Instructors check RateMyProfessors.com
Study says review site gives consensus, but what do profs think?
As the semester wears on, many students have developed an opinion on their instructors, for better or worse.
Teacher evaluations are well underway for the semester. Students can write whatever they want to be seen by the professors and administrators, but the student body can’t benefit from their classmates’ experiences.
Ratemyprofessors.com solved that problem by developing a website they claim is “built for college students, by college students.”
Anyone can search the MTV-owned website for over 1.5 million instructors across Canada, the U.S. and the U.K.
It even proves to be a decent guide, according to research done by the University of Wisconsin at Eau Claire in 2011. It suggests the site displays a high degree of consensus similar to other types of student evaluations.
Currently, there are 887 members of MRU’s past and present teaching faculty available to rate on a scale of one to five in five categories: easiness, helpfulness, clarity, interest level prior to attending class and textbook use.
Users are encouraged to comment on their overall experience with the professor, and can also assign a chili pepper symbol to a professor’s profile to indicate attractiveness.
Because anyone can view the comments without signing up for the site, many professors check their own ratings. Patrick Perri, a computer sciences and information systems instructor looks at the site about once per semester.
“It used to bug me way more, and then I did some research on online commenting,” he said. “So who comments? People with an axe to grind, people who feel they don’t have a voice. They are saying it because they need to say it.”
Perri has both positive and negative reviews on the website, with a total of 24 comments dating as far back as 2002. Perri estimates he teaches about 130 students per semester, so it is important to recognize the ratings are not an entirely accurate representation of an instructor’s abilities.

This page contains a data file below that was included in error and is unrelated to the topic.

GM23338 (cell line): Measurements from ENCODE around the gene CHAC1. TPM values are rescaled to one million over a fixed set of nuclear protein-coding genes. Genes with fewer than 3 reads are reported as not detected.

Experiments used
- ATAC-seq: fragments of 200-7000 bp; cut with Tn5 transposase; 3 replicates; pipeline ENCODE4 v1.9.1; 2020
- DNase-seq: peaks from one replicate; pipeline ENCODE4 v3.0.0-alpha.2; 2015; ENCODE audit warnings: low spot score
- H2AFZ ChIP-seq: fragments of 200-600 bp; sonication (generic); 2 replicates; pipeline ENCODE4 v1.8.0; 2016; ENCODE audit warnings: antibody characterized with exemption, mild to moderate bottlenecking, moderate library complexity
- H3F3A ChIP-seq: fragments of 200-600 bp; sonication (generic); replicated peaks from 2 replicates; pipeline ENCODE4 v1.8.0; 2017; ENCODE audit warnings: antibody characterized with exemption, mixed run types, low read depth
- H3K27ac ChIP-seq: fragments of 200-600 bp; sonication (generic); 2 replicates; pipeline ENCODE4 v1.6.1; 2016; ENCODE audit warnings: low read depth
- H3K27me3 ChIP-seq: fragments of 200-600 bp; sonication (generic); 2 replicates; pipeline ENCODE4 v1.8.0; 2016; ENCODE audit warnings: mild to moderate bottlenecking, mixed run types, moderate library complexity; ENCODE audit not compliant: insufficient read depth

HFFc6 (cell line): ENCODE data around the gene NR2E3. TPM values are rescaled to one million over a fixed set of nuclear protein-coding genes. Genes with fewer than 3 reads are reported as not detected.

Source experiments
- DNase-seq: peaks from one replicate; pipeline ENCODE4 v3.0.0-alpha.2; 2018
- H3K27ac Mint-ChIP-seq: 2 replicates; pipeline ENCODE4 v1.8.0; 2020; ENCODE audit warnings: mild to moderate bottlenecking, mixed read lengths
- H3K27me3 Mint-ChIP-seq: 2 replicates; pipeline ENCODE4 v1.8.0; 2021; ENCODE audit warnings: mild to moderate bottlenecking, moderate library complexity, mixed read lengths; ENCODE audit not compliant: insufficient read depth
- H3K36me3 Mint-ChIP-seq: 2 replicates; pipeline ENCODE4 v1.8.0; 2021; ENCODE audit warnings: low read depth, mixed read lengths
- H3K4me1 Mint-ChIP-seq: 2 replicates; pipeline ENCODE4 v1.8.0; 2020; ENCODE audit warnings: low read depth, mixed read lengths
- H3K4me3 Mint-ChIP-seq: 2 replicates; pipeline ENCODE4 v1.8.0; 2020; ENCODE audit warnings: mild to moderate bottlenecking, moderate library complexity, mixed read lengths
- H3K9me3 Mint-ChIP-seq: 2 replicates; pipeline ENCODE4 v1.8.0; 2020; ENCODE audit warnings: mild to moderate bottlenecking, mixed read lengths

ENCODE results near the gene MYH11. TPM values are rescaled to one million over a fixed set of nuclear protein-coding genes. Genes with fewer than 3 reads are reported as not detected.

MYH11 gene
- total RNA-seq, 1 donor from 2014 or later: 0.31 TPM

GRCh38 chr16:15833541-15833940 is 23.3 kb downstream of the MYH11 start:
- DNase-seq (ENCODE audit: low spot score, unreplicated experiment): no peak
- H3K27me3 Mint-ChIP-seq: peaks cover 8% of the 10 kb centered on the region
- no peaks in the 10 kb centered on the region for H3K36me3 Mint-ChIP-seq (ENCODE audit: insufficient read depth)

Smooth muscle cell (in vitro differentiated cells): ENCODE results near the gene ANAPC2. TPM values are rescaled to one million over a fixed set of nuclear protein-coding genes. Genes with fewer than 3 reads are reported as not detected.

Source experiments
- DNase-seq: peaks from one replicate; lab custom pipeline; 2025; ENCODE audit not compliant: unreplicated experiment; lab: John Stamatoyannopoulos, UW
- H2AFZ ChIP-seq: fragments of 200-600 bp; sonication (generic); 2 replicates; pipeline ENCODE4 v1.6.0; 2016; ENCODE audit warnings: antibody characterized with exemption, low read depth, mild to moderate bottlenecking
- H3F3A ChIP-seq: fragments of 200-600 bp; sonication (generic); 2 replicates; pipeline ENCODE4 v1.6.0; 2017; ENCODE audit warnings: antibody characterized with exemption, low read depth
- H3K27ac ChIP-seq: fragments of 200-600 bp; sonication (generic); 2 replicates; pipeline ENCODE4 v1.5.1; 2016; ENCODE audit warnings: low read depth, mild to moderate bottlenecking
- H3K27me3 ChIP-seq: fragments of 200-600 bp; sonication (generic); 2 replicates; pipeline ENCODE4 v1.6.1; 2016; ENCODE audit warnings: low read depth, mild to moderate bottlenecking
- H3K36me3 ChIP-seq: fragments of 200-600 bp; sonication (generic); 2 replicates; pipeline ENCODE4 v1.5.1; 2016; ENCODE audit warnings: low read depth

Bruce Ravelli, a professor of sociology and anthropology, said students need a voice and will log onto RateMyProfessors.com to vent. Ravelli has written about the benefit of anonymous student assessments.
“The ‘rate my prof’ is not a popularity contest,” Ravelli said. “That assumes that students are thinking about you 24/7 and they’re not, they have busy lives.
“From the comments that I see, majorities are thoughtful. Why would we want to limit the student voice? If I am upset by what a student has written, there is a kernel of truth. Always.”
Environmental science instructor Diana Fletcher is one of the highest-rated MRU faculty members on the website. Fletcher attributes the rating to her teaching method being low stress, and to teaching a topic she and her students are interested in.
Regardless of her high rating on RateMyProfessors.com, Fletcher said she still receives negative feedback from her students after the semester has finished, via student evaluations.
“I will look at it and it will say ‘gives too much homework,’ and I’ll think about that one all night. ‘They don’t like me because I did this,’ but that’s just me,” she said. “I don’t think everybody would be like that.”
If you choose to use RateMyProfessors.com to let the world know your experiences in class, keep in mind that the instructors are people too. They do have feelings and they check their ratings, so please rate responsibly.